Two decades after the fall of the rigid Stalinist regime, Ilirjan Xhixha reminisces over his journey from Albanian migrant to renowned international master. “I don’t know where I am in there, but I remember that I felt like a child - if you leave him an open door, he goes out.” 


Back home in Albania, visiting his parents, the sculptor and painter Ilirjan Xhixha is gazing at a picture of the ship Iliria, overloaded with Albanian emigrants in the Italian port of Brindisi. 

As a fourth-year painting student at Tirana’s Higher Institute of Arts, Xhixha joined tens of thousand of Albanian youngsters in March 1991 on a perilous voyage across the Adriatic, fleeing Europe’s most isolated country.  

The son of artists, Xhixha spent his youth mingling with paints in his father’s studio, trying to emulate him. “We could touch everything in total freedom as long as we communicated with colour,” he recalls.  

But life outside the studio in the Stalinist dictatorship of Enver Hoxha was anything but free and colourful. 

He grew up a rebellious soul, with contempt for authority. The Tirana Arts Academy, with its stringent rules about “Social Realism” and its lack of information, was too rigid for him. 

If his compatriots, cramped in the Iliria, yearned for blue jeans, sports cars and the life that they had glimpsed on Italian television, which despite the censors was widely watched on the Albanian coast, the young artist dreamed of visiting galleries and getting acquainted with the art world. 

“The only contemporary works we saw in Albania were in secret - some album passed around by hand among friends, or smuggled in by sailors,” he recalls.  “Little did we know how the art world had evolved.”  

Today, Xhixha’s monumental sculptures and paintings, defined by their rhythm, movement and elegance, adorn piazzas, banks, and private collections from Tokyo to New York.  

“I didn’t know where were I was going, but once out, you start running intuitively,” Xhixha, says, tracing the path of his artistic life.

Like many of those on board the Iliria, his journey started in the San Giovanni Bosco high school in Brindisi, which was converted temporarily into a centre for housing migrants. 

“The drawers at the school, which had been left open, had aquarelles and pastels and naturally I started drawing,” he recalls. 

After the Italian authorities transferred them to an army barracks in the town of Casale Monferrato, in the Piedmont region of northern Italy, he took his drawings to a local art gallery, stepping unknowingly toward what now seems a long-promised future.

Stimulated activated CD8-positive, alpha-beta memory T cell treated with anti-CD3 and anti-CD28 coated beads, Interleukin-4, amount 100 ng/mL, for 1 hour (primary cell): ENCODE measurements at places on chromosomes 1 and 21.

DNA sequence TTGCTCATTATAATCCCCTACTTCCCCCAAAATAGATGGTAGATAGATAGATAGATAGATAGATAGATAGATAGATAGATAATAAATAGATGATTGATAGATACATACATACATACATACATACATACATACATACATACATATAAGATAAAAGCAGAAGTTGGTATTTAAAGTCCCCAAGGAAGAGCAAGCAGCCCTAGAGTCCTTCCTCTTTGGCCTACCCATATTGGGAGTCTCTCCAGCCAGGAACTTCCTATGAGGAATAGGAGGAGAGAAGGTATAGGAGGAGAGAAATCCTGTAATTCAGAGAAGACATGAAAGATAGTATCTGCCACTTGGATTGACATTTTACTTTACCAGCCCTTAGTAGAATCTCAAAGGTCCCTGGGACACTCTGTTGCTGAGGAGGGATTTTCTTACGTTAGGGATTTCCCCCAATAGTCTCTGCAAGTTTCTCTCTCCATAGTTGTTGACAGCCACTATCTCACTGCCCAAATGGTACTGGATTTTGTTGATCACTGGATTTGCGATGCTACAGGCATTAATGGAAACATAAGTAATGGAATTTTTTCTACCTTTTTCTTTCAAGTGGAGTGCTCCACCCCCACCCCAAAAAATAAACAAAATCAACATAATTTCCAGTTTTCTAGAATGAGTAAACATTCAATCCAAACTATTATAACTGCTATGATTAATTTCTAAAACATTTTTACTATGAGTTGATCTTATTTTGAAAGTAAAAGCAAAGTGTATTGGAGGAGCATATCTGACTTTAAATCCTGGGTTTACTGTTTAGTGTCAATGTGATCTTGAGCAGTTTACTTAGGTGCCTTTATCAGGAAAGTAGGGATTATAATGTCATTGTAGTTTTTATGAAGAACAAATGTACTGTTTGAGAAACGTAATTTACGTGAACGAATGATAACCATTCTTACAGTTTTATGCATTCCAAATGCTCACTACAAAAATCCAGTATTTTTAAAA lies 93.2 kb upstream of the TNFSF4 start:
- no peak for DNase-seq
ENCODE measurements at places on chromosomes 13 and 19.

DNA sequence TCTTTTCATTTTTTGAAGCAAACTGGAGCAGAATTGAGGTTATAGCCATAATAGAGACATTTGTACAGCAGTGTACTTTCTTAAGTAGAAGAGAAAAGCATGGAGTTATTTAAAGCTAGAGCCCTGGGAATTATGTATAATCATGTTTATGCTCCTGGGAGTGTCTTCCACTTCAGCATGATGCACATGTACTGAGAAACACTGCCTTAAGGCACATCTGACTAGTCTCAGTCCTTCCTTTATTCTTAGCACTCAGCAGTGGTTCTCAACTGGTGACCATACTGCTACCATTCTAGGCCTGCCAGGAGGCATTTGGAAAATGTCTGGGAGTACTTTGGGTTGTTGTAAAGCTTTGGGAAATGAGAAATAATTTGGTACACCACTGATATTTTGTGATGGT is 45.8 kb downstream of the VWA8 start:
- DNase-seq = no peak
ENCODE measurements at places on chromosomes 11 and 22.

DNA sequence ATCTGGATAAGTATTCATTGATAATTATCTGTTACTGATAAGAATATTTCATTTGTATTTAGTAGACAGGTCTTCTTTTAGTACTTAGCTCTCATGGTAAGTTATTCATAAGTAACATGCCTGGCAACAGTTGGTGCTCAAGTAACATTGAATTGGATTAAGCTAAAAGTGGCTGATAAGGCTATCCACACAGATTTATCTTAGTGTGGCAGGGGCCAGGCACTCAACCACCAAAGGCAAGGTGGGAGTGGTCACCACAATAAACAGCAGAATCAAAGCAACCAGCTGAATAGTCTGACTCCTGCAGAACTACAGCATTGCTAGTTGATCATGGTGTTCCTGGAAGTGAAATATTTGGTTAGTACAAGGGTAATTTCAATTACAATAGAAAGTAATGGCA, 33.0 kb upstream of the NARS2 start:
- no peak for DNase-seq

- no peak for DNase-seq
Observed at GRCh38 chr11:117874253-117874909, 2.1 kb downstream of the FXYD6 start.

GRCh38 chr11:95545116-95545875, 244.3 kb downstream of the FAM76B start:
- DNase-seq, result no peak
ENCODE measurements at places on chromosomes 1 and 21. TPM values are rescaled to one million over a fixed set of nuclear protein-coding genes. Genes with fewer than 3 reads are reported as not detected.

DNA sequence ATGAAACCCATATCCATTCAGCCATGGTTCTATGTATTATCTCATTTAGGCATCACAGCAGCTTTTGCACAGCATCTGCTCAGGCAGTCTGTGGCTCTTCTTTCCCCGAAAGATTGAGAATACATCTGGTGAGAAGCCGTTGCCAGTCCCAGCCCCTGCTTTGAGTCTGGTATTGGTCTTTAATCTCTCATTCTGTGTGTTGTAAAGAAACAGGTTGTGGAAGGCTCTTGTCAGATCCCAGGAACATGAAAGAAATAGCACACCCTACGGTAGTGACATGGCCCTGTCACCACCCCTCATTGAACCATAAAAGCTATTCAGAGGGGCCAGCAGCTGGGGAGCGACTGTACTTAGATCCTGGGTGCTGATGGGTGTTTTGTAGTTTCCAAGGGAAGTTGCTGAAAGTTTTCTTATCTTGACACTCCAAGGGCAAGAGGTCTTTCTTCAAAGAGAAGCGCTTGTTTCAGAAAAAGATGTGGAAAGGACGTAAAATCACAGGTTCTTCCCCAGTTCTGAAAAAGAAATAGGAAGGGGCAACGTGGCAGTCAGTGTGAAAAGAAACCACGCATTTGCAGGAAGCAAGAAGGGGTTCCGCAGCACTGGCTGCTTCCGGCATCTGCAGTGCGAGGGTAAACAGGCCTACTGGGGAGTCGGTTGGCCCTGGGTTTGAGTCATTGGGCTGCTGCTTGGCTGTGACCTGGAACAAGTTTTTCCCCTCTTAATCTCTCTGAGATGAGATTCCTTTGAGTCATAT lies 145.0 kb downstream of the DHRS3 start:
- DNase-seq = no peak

The gallery owner took a keen interest in him, sponsored his first exhibition and pushed him to enroll in the Brera Academy of Fine Arts in Milan to complete his studies. 

After two years of fighting bureaucratic red tape over a residency permit, Xhixha entered the academy in 1993.

It opened up doors to the avant-garde. Unlike the academy that he had left behind in Tirana, Brera was an art school where artists from all over the world congregated, redefining its limits.      

“At Brera, the concept of art was humanistic and not nationalistic,” Xhixha, says, comparing the two schools. It gave artists “an unrestrained freedom to know oneself”.  

In Milan, Xhixha studied under the supervision of some of the Italian artists of the Informal movement, such as Gottardo Ortelli, Davide Benati and Paolo Minolli, who have since become the movement’s symbols. 

“I was determined to follow these giants who had created in Milan a monument to the research of light,” Xhixha says. He graduated from Brera in painting in 1998 and in sculpture in 2003. 

According to Xhixha the way that artists have used colour and light to communicate has evolved from the Ancient Greeks to the Impressionists, Expressionist or Cubists, all of whom introduced their own concept of it; but light and colour now have no form or dimension. 

“The limit to this research of light is recreating light in itself and communicating it with a human code to all… in a spiritual dimension,” he says.  

Sculpture today, he adds, is not only modeling or carving marble; it can be created by putting things together that are tied conceptually. 

However, borrowing an example from poetry, Xhixha says that although artists are free to choose their language, “a poem cannot be five words in Greek, three in French and two others in English,” because that would be incomprehensible.  

For him, the history of art is continuity, and artists today rely on past masters as much as a “child relies on its parents to learn to read.” 

“In the endless stream of movements of today’s contemporary art, one carves a path for oneself,” says Xhixha. “Every artist speaks with his own language - but that language is one.”

From BalkanInsight





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